A Note From Mr. Capp 11/14/19
Have you ever asked yourself ‘is my kid figuring it out? Am I pushing my kid too much, or not asking enough?’ I’ve been a part of several conversations like this lately, in our own home with my 16-year old, and with teachers and parents here at Steele. We all know every kid is unique and special, and we probably shouldn’t compare our kids to others, and yet we still notice, don’t we?
Knowing and understanding kid development can help understand your own child’s needs, and help decrease unproductive comparisons to other kids. In my house of 2 grown children and one still in high school, Maria and I are sometimes frustrated by our 16-year old’s organizational skills. There’s awareness, but not always action. When we reflect carefully, we realize we are comparing him to his siblings, who were both several months older and developmentally further along. There are a lot of good resources to help us understand development, and one we’ve recently added to our library is Yardsticks: Child and Adolescent Development Ages 4-14 by Chip Wood. You can find it on Amazon. Understanding stages of development, interests and abilities by age really helps us measure our expectations, keep us parents, teachers, and adults from being frustrated, and give students the tools to succeed.
I hope you have a great weekend, and please join us next Thursday for our annual Thanksgiving meal – a note went home the other day and forms are due Monday.
A Note from Mr. Capp: 10/18/19
Did you know?
- Just about every Friday, grade levels across the building work together on buddy projects. Today, our 5th graders were all over the halls and classrooms building ramps with Kindergartners. It’s cute, and it’s physics!
- 1 Steele Star from each classroom is honored each week on STV. I bet you knew this already. Our STV leaders do a great job organizing and helping our stars during the video production.
- The city is rebuilding all the sidewalk entrances, curbs and making car mazes out of orange and white barrels on Nevada. You definitely knew this already.
- Teachers are busy busy busy. They entered grades earlier this week, did some training for our new Socio-Emotional curriculum, Random Acts of Kindness (randomactsofkindess.org), and continue to plan lessons that challenge and target student needs. Please make sure you’ve signed up through your classrooms for conferences next week on Wednesday after school or all-day Thursday.
- No school Thursday next week – conferences. And no school on Friday.
Thanks for all you do to support your students at Steele.
A Note From Mr. Capp: 9/19/19
Are You Enjoying Palindrome Week?
91919 Notes of Steele.
Happy Thursday Steele Families!
Raising kids is a fluid process that we plan for, try to anticipate, and then at times our plans just fall apart. Kids aren’t factories that you deliver some supplies to, mold and work them, and then they pop out as contributing human beings, are they? At Steele, we try to provide lots experiences, tools and routines to gradually release responsibility and embed internal learning. That way each child has the personal understanding of themselves, their skills, and dreams so they can succeed.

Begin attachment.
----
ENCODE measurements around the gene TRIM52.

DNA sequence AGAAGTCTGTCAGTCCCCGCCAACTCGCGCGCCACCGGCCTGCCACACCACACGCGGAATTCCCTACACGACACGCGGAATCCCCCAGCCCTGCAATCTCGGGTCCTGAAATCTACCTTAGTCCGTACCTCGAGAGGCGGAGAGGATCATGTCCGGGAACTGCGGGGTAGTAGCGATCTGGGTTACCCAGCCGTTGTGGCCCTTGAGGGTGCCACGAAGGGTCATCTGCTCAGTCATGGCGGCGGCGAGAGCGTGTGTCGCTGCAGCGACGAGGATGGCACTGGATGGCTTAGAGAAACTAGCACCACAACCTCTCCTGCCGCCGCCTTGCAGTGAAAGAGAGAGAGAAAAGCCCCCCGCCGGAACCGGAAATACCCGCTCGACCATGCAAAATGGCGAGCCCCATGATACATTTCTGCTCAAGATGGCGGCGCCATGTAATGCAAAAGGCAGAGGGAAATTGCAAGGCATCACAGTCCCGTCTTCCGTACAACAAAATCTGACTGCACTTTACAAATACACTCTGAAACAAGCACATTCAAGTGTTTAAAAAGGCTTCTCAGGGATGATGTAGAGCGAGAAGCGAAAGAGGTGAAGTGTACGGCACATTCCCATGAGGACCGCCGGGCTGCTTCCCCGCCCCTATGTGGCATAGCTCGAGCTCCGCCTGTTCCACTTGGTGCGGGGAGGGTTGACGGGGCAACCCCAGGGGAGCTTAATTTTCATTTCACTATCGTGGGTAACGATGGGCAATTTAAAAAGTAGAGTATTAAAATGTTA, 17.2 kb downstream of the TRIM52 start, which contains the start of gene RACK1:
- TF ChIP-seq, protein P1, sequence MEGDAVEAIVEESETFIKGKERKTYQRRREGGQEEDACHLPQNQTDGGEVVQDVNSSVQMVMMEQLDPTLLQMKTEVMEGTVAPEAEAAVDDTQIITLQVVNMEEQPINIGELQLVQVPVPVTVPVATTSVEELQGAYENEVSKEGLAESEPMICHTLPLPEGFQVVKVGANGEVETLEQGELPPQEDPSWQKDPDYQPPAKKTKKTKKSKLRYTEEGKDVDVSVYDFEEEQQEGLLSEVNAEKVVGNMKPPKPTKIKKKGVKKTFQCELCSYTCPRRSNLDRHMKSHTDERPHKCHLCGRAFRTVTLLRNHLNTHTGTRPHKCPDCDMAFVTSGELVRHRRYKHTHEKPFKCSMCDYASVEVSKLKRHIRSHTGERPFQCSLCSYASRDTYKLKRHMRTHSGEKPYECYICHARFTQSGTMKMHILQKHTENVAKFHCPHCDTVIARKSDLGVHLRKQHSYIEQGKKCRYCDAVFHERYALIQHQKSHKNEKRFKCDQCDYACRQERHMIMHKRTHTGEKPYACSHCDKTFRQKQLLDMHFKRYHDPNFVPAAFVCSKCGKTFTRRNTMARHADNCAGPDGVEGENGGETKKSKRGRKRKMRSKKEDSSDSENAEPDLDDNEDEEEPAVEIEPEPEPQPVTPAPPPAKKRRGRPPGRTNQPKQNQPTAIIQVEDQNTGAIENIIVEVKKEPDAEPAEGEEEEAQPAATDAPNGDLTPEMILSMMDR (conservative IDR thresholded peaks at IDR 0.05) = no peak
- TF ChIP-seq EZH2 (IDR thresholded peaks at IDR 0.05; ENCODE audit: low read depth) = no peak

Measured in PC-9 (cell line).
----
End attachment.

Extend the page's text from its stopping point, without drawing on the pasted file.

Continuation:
Teachers have been discussing student math work at every level, and in the spirit of releasing responsibility and learning to the student, are designing math experiences that help them reconsider, rewrite, and extend their thinking. Many Kinders, for example, are working on one-to-one number correspondence and recognition of integral numbers 1-10. Teachers are planning different ways to show their knowledge with different shapes and drawings. When we talk to kids about why they drew things a certain way, we find out a lot of what they know and how to direct their next learning experience.
A couple of reminders: please sign in when you visit the building. We especially thank all of you that sign in when you visit your child during lunch. A new sign-in system will be rolling out in the coming months, so look for info about that soon.
Also, thank you for your slow, careful driving especially in the morning. I sure notice how strong the sun is for eastbound drivers, and little ones can be hard to see in the glare. There seems to be a lot of construction on houses in the alley right now, and then there’s the one-lane business on Nevada. Also, I’ve seen the motorcycle police cruising Weber several times since we’ve begun school.
No school Monday the 23rd – it’s a teacher professional development and work day.
Thanks everyone! Mr. Capp
A Note From Mr. Capp: 9/12/19
We are busy this week! I’ve been visiting classrooms, where students have been practicing the writing and reading stamina. Some students are working on 30 minutes of uninterrupted writing – I wonder if we adults could manage that kind of dedication. When teachers ask students to spend time writing, observing insects, or to make inferences using maps, they are helping students learn to learn. Sometimes we call this an academic mindset, where we intentionally design learning to:
- Help kids participate by talking to each other
- Ask for help
- Take risks
- Try hard on challenging tasks
- Keep trying after failure
- Sharing and idea, even when others might disagree, and
- Revise their work after feedback.
Ask your students if they’ve done one of these things when you talk with them at the end of the day, and try relating their work to yours. We thank you for your partnership in growing your students.